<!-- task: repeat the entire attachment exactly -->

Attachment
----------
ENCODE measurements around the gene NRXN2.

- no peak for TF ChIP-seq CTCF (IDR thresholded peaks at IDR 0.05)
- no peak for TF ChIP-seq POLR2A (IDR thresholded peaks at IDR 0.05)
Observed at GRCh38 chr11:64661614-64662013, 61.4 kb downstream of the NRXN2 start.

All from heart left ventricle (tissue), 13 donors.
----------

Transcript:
ENCODE measurements around the gene NRXN2.

- no peak for TF ChIP-seq CTCF (IDR thresholded peaks at IDR 0.05)
- no peak for TF ChIP-seq POLR2A (IDR thresholded peaks at IDR 0.05)
Observed at GRCh38 chr11:64661614-64662013, 61.4 kb downstream of the NRXN2 start.

All from heart left ventricle (tissue), 13 donors.